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SpaceX, L3Harris win Space Development Agency contracts to build missile-warning satellites

SDA Director Derek Tournear said SpaceX “came in with an extremely credible proposal” that leverages the Starlink assembly line

WASHINGTON — The Space Development Agency awarded SpaceX a $149 million contract and L3Harris a $193.5 million contract to each build four satellites to detect and track ballistic and hypersonic missiles.

The contracts announced Oct. 5 are for the first eight satellites of a potentially much larger Space Development Agency constellation of sensor satellites known as Tracking Layer Tranche 0. This is SpaceX’s first military contract to produce satellites. 

Both companies have to each deliver four satellites by September 2022, Space Development Agency Director Derek Tournear told SpaceNews.

Each satellite will have a “wide field of view” overhead persistent infrared (OPIR) sensor capable of detecting and tracking advanced missile threats from low Earth orbit. Each satellite also will have an optical crosslink so it can pass data to relay satellites. 

Tournear

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New high-speed Army satellites accelerate attacks on enemy tanks

When an Air Force fighter jet or bomber closes in on a high-value target area, poised for attack, or an Army ground unit moves to contact with an enemy, success or failure of a given high-risk mission can often hang in the balance of what can be described in two words – satellite networking.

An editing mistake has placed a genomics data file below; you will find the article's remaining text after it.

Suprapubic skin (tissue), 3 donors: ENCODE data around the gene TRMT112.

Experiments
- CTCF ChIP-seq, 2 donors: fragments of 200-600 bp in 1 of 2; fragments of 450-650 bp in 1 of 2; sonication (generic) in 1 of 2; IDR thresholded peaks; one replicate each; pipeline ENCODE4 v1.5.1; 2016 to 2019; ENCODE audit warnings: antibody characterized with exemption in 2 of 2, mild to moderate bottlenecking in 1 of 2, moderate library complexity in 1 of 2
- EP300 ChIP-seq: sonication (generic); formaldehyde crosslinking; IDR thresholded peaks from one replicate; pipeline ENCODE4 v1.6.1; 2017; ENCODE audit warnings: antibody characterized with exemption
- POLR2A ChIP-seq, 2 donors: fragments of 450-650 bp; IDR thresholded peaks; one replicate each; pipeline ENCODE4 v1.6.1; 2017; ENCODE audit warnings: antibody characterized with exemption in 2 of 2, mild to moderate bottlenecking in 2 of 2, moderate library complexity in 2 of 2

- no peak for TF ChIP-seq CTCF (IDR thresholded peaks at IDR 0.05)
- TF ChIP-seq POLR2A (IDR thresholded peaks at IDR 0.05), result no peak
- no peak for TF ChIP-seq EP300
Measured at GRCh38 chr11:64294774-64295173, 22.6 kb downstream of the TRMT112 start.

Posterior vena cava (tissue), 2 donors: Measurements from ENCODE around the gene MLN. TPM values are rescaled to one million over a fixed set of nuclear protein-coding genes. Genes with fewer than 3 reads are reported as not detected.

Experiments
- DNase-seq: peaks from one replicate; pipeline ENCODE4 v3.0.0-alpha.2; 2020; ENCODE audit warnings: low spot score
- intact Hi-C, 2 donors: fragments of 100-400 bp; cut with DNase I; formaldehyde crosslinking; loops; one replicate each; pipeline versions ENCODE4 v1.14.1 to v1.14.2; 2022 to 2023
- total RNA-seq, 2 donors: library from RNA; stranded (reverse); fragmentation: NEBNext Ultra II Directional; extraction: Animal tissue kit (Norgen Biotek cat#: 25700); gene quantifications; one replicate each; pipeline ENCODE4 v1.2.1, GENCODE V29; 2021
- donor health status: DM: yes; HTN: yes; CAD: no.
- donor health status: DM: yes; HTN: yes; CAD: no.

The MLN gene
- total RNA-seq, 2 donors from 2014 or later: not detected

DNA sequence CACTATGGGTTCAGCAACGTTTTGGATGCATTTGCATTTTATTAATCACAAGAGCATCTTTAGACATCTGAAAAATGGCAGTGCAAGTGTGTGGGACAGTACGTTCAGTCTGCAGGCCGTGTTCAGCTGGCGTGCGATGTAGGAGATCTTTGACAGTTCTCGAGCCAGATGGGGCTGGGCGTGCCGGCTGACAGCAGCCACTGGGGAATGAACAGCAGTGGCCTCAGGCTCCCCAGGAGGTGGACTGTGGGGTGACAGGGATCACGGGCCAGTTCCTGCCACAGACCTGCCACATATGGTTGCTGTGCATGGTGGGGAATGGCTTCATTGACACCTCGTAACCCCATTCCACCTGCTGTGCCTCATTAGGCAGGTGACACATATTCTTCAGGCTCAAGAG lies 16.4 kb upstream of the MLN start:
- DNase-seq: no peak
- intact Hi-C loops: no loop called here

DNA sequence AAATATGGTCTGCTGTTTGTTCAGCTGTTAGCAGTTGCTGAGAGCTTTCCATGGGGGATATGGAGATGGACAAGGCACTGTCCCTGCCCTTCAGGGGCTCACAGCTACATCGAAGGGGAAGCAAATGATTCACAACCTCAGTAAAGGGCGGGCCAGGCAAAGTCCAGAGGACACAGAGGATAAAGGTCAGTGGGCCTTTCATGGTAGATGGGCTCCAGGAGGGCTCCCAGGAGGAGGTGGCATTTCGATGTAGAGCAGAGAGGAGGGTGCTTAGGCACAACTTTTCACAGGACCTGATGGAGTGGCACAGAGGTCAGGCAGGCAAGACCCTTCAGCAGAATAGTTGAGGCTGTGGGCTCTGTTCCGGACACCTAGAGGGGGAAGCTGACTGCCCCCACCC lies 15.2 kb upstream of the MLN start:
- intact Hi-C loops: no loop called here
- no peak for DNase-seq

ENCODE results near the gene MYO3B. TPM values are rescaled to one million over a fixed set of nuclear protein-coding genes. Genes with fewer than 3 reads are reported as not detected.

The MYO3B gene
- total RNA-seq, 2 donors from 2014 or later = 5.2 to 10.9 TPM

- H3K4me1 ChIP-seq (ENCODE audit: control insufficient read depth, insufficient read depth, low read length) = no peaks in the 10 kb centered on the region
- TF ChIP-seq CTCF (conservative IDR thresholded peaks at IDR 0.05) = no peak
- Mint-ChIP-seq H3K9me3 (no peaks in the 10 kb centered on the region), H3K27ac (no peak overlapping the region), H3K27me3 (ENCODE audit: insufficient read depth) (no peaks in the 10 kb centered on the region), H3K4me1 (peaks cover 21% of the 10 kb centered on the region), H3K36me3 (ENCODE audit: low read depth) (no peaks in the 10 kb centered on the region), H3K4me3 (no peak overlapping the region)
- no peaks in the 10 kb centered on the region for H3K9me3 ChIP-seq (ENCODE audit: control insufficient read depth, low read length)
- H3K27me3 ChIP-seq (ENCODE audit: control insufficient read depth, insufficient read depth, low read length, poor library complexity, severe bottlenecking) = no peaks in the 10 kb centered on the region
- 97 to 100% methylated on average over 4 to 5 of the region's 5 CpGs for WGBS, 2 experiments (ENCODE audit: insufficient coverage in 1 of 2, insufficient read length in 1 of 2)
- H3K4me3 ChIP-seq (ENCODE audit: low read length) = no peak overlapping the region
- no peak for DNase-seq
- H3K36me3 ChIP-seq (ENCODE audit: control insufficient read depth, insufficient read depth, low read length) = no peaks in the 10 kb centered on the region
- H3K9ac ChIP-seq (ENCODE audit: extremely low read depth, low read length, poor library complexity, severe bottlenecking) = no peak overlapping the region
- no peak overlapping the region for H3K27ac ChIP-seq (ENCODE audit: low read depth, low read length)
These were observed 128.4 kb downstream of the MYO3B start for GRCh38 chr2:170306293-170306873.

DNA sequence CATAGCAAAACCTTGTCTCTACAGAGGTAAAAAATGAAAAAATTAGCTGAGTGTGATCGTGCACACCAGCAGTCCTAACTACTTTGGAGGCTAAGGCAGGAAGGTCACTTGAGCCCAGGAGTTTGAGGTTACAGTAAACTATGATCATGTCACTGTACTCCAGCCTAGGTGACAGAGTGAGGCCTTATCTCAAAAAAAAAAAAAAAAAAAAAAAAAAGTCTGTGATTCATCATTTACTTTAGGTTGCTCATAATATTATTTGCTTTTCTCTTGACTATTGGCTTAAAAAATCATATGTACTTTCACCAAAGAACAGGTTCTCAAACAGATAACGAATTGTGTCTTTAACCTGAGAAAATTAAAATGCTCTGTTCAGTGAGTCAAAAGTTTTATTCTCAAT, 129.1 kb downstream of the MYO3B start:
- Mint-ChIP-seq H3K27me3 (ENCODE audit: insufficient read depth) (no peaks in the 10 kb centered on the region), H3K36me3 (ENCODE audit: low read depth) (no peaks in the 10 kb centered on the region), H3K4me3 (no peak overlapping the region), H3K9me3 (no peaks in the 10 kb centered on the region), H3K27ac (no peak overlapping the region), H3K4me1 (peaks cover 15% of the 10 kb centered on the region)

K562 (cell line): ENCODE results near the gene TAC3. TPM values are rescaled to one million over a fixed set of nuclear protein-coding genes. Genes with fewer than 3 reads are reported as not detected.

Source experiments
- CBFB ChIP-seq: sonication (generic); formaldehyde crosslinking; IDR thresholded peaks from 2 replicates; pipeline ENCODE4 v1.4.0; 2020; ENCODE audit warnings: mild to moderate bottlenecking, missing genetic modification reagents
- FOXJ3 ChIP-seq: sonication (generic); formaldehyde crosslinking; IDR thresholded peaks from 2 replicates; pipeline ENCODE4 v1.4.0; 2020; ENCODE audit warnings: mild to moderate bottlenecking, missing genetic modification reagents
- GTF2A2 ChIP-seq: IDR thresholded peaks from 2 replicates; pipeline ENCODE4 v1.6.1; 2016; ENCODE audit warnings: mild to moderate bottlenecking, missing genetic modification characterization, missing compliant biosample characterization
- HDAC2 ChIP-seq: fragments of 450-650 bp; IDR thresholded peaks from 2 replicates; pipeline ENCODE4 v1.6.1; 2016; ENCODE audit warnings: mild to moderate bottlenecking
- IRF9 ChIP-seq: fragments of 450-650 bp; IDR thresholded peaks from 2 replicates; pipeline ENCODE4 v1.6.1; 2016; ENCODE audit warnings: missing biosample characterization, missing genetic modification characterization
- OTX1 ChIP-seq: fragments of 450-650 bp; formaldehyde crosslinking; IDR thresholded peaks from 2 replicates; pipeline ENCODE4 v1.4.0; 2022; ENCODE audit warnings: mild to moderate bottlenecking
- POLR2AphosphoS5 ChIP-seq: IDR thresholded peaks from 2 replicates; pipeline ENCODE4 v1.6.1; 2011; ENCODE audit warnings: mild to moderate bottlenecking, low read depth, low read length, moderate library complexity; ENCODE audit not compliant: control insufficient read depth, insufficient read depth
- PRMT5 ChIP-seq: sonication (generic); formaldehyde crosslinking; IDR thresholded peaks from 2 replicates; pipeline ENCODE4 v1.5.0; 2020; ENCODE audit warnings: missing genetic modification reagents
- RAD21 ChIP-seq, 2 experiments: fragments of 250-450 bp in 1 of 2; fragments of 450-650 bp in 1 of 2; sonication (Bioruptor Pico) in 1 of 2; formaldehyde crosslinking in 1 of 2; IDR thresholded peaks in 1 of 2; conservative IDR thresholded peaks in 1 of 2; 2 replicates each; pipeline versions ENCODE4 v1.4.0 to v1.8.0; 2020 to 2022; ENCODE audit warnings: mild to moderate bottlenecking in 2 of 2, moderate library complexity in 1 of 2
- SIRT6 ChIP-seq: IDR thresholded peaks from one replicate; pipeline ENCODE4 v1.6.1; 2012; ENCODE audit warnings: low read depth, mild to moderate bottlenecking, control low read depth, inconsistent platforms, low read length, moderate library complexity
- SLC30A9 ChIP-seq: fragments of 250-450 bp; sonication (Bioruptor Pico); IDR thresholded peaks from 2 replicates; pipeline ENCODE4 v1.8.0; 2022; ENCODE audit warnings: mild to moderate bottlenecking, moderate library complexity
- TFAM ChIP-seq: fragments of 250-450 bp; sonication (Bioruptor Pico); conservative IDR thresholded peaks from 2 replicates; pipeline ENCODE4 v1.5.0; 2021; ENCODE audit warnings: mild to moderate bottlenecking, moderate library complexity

A sufficiently hardened, multi-directional signal can ensure that pilots quickly receive target coordinates, navigational details, or sensitive threat information of great relevance to the mission. Should target accuracy be compromised, signal fidelity jammed, or flight path compromised by threats from unanticipated directions, mission objectives can of course be destroyed and lives are put at risk.

Given this, high-throughput, multi-frequency, multi-directional antennas, coupled with secure “meshed” networking between satellites, are considered crucial to war planners looking to favor success in missions by increasing the strength and speed of space connectivity.

“We are looking at how we can

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Japan’s iQPS to update technology for future radar satellites

SAN FRANCISCO – Like many of its western counterparts, Japan’s Institute for Q-shu Pioneers of Space (iQPS) has ambitious plans for its Synthetic Aperture Radar (SAR) constellation.

By 2025, iQPS plans to operate a 36-satellite constellation to gather data and imagery with a resolution of one meter “of almost any point in the world within 10 minutes and to conduct fixed-point observations of particular areas once every 10 minutes,” iQPS spokeswoman Yuki Ariyoshi told SpaceNews by email. With that resolution, customers can obtain frequent imagery of land and buildings in addition  to observing moving objects like livestock, vehicles and vessels, she added.

IQPS launched its first 100-kilogram SAR satellite, Izanagi, in November 2019 on an Indian Polar Satellite Launch Vehicle. The firm’s second satellite, Izanami, is scheduled to launch as early as December on a SpaceX Falcon 9 rocket as part of Spaceflight’s SXRS-3 rideshare mission.

The key technology iQPS